Cry Fre; Editorom personifies the struggle of South Africa’s black population against apartheid in the evolving friendship of martyred black activist Stephen Biko and liberal white newspaper editor Donald Woods. It derives its impact less from epic scope than from the wrenching immediacy of its subject matter and the moral heroism of its appealingly played, idealistic protagonists.
John Briley’s screenplay is based on two books by Woods, who could publish them only by escaping South Africa (where he was under virtual house arrest as a ‘banned’ person) with his family in harrowing fashion. This produces the singular flaw of Cry Fre; Editorom – an overemphasis in the film’s final hour on the Woods family’s escape to exile in England.
Film opens in 1975 with a pitiless dawn raid by bulldozers and armed police on an illegal shantytown of black squatters. Stephen Biko is at first an offscreen presence, revered by blacks as a charismatic advocate of racial self-worth and self-determination, but distrusted by whites – including liberals like Woods – as a dangerous reverse racist whose condemnation of white society carries an implicit threat of violence.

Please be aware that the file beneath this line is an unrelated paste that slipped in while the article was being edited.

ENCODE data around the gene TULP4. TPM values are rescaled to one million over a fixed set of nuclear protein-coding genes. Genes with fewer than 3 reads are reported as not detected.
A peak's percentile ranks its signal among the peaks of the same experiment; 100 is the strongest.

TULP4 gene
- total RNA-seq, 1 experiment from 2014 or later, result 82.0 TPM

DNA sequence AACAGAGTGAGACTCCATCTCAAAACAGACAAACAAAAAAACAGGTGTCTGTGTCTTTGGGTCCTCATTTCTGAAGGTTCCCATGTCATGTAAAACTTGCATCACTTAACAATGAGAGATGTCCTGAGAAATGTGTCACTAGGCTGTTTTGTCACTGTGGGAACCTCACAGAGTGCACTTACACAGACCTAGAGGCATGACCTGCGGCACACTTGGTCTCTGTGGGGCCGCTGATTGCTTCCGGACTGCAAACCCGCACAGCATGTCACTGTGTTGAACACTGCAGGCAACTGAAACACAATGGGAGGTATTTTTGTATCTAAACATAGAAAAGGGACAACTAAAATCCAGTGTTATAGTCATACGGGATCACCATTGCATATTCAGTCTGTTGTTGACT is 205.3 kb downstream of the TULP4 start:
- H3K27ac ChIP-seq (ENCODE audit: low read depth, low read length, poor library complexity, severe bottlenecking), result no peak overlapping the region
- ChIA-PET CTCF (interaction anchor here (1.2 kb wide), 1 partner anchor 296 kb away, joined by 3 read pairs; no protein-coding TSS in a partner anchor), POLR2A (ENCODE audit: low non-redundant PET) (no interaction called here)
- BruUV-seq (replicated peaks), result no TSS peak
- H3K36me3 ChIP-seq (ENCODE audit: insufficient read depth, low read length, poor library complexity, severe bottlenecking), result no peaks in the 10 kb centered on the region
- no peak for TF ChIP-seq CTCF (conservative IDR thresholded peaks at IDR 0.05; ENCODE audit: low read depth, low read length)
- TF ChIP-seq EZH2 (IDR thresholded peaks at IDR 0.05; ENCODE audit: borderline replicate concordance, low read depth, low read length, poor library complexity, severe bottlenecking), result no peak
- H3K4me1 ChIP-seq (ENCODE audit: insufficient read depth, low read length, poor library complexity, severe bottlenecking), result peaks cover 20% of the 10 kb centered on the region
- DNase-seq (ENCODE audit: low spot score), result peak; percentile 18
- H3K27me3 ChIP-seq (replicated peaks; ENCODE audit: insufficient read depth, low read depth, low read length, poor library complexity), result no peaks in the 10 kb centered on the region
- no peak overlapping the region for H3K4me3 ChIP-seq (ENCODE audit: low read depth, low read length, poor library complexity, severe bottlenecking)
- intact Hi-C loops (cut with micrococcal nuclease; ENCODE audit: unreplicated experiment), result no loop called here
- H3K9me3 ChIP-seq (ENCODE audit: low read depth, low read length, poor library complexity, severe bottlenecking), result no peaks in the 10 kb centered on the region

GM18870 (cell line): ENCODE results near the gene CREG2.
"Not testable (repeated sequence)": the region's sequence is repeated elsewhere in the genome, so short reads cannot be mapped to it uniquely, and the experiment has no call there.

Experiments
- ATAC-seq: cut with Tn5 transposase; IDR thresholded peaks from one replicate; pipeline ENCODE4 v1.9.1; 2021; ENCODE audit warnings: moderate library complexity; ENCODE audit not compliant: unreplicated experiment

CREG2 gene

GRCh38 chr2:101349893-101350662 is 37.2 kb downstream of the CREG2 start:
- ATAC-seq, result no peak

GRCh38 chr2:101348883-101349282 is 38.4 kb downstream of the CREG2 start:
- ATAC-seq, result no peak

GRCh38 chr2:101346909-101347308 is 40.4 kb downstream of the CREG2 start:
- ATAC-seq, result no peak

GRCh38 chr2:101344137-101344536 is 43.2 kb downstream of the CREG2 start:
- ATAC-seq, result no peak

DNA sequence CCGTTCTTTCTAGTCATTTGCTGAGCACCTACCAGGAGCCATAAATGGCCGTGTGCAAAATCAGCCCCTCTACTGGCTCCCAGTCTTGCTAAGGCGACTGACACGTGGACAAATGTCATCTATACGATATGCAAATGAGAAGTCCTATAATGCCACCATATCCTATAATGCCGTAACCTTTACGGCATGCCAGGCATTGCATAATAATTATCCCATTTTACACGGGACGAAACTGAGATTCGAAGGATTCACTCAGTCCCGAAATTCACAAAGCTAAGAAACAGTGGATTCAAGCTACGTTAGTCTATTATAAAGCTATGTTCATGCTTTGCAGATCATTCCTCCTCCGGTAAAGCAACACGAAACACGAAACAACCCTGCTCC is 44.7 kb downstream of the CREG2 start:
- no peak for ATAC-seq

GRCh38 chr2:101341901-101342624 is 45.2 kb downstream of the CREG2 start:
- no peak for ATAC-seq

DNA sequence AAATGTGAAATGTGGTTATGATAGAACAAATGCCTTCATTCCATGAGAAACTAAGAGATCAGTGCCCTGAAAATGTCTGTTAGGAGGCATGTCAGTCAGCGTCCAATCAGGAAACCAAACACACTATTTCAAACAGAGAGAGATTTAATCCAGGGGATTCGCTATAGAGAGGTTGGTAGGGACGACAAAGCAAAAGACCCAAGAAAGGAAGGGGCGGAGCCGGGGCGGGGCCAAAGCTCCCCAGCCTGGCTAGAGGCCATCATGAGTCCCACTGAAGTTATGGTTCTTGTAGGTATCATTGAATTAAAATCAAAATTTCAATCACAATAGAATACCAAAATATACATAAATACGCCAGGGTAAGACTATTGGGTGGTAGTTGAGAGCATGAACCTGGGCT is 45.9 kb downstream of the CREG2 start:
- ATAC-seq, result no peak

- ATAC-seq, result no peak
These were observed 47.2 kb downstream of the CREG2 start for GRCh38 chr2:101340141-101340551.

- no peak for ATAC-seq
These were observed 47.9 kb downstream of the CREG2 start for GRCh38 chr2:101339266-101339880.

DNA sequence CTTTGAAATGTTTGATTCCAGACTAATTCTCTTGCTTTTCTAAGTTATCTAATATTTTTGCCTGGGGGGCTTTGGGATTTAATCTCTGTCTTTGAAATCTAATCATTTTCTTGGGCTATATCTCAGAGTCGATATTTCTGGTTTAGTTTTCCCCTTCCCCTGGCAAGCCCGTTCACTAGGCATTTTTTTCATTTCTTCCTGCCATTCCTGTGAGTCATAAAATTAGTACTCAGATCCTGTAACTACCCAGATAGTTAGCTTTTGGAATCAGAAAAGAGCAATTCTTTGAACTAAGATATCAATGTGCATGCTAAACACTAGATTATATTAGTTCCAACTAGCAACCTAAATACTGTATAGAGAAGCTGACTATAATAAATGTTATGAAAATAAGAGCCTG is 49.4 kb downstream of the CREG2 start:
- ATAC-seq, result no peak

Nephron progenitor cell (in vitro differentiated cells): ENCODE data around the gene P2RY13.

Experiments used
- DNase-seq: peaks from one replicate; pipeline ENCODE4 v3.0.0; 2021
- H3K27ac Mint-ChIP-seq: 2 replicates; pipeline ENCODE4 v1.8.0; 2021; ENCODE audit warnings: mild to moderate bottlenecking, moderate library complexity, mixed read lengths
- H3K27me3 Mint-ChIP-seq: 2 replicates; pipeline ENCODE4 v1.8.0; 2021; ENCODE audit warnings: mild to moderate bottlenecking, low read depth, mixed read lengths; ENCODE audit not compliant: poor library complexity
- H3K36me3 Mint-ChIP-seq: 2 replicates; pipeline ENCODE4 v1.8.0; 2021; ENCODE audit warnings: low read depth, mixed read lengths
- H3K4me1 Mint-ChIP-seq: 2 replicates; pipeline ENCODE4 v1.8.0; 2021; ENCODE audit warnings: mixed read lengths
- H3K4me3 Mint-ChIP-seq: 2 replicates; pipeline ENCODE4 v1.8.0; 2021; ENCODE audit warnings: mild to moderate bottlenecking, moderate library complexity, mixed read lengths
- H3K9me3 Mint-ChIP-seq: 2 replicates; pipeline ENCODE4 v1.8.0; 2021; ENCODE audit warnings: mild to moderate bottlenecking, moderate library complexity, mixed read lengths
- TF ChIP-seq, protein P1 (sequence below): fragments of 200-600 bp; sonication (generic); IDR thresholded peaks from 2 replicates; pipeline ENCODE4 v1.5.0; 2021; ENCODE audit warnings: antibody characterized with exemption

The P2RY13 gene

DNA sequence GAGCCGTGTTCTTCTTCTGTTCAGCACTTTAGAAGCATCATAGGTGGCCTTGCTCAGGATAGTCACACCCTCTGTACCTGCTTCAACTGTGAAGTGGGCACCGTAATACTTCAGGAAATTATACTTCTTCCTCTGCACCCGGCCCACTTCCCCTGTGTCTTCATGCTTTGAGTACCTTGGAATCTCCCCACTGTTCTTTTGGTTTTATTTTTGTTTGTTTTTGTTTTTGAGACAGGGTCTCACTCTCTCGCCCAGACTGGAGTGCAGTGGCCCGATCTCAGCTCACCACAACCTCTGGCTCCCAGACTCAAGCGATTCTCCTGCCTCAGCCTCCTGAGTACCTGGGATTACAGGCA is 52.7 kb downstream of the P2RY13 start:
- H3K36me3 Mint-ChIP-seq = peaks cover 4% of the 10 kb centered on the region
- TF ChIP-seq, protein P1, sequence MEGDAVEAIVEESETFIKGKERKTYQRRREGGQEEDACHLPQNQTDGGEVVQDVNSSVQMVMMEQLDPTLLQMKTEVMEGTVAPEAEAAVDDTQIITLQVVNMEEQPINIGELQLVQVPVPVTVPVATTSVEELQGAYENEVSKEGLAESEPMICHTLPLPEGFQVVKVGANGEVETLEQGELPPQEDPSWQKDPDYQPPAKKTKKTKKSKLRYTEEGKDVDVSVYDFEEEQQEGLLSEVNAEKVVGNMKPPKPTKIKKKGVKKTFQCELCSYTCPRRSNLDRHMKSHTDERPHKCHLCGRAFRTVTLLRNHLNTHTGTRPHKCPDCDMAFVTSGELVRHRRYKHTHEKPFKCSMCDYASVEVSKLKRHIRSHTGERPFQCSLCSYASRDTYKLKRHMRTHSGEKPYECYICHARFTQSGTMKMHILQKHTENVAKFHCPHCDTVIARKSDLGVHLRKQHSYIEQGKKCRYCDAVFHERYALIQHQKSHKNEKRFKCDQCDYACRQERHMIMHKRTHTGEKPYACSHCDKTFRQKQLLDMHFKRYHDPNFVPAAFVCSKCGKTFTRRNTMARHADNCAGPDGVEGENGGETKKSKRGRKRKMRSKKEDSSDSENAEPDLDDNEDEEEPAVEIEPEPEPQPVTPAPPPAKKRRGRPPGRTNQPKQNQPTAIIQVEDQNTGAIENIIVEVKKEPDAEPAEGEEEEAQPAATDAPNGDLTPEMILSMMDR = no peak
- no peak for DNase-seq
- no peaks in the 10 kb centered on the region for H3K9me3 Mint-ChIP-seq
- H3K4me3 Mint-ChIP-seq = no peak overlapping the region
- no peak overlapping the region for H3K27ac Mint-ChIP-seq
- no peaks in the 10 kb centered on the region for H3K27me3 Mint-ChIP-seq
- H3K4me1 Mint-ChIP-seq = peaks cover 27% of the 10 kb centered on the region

Realizing he needs to form an alliance with the liberals he so dislikes, Biko (Denzel Washington) arranges to meet Woods (Kevin Kline), an invitation that dedicated newshound cannot afford to turn down.
Kline’s familiar low-key screen presence serves him well in his portrayal of the strong-willed but even-tempered journalist. Washington does a remarkable job of transforming himself into the articulte and mesmerizing black nationalist leader, whose refusal to keep silent led to his death in police custody and a subsequent coverup.
1987: Nomination: Best Original Score, Song (‘Cry Freedom’)